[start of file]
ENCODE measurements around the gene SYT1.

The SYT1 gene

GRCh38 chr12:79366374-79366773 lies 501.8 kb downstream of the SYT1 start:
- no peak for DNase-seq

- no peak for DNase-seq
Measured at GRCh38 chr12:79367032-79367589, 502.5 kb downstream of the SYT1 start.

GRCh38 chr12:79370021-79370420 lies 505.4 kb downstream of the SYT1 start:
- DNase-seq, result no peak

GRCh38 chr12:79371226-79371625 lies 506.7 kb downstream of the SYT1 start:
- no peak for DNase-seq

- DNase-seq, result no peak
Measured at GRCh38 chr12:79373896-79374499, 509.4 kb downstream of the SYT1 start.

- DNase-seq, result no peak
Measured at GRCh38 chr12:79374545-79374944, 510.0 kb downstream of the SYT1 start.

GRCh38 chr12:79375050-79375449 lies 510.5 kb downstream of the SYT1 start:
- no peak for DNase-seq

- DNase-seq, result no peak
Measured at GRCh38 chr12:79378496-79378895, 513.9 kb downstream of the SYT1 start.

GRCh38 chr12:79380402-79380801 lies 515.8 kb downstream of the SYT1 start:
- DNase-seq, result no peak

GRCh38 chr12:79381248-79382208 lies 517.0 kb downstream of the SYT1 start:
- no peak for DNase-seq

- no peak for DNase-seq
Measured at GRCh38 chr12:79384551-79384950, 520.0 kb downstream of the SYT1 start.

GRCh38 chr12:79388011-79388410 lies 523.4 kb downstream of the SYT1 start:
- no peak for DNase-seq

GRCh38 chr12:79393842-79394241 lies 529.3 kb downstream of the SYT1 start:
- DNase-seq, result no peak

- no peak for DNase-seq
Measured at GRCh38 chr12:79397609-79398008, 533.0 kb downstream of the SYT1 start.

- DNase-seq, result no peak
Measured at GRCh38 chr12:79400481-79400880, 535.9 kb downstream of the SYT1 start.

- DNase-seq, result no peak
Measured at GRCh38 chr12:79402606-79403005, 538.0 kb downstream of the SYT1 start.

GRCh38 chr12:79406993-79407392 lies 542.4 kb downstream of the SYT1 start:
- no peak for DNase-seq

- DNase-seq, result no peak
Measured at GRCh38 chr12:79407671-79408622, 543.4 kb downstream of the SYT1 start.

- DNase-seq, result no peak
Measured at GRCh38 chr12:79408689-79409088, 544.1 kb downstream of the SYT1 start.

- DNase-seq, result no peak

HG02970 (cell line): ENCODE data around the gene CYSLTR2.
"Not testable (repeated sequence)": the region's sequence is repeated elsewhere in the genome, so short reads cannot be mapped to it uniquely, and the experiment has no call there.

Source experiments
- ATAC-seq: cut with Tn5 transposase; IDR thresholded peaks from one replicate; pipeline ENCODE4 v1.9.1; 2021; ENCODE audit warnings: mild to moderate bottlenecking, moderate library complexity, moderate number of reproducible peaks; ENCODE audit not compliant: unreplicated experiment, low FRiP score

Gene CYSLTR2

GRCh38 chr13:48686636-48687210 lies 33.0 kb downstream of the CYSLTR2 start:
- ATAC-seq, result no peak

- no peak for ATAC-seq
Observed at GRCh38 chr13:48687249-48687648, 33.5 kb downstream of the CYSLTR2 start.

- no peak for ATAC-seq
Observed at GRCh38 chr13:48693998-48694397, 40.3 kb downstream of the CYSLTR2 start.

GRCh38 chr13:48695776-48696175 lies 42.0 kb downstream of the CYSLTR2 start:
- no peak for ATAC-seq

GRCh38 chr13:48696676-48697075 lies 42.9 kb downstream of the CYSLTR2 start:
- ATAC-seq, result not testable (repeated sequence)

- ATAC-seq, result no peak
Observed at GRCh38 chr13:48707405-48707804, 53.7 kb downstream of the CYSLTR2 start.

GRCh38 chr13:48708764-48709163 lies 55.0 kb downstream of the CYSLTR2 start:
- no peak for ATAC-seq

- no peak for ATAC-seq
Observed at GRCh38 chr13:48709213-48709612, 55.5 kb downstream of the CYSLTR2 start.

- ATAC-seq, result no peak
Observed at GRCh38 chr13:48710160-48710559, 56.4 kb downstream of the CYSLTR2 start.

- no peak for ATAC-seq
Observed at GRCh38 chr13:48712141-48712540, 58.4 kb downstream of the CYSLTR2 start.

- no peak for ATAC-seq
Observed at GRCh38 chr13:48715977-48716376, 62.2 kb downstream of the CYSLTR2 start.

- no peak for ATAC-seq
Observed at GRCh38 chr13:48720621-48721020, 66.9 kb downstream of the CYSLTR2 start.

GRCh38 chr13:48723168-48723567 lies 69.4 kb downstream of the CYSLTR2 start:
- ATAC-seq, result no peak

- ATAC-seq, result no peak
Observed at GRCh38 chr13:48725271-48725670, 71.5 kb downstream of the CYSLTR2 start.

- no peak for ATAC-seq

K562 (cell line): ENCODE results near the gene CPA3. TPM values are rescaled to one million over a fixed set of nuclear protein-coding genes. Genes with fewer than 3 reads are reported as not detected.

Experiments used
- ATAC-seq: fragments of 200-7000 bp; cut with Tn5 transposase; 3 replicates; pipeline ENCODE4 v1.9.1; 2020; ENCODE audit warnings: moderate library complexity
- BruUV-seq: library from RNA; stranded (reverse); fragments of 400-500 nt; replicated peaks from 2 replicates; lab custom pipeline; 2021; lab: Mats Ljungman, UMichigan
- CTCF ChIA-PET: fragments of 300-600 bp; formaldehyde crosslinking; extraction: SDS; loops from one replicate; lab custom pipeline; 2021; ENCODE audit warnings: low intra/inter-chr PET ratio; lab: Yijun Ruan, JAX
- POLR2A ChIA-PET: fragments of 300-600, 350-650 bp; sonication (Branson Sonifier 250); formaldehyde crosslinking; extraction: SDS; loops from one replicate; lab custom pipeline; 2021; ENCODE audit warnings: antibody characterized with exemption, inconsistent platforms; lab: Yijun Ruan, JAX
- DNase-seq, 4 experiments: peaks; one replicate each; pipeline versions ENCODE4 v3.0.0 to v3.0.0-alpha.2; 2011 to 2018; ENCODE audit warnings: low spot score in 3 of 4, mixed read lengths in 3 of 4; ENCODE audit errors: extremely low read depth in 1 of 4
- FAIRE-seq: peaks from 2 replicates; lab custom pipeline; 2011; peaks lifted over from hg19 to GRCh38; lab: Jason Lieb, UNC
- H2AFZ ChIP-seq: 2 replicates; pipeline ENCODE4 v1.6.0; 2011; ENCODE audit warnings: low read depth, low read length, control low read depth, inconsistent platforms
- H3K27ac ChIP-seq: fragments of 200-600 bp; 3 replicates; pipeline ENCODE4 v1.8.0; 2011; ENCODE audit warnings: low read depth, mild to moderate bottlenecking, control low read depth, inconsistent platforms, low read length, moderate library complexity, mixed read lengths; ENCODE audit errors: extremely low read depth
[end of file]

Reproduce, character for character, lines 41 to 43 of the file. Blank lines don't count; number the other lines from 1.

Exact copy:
- DNase-seq, result no peak

HG02970 (cell line): ENCODE data around the gene CYSLTR2.
"Not testable (repeated sequence)": the region's sequence is repeated elsewhere in the genome, so short reads cannot be mapped to it uniquely, and the experiment has no call there.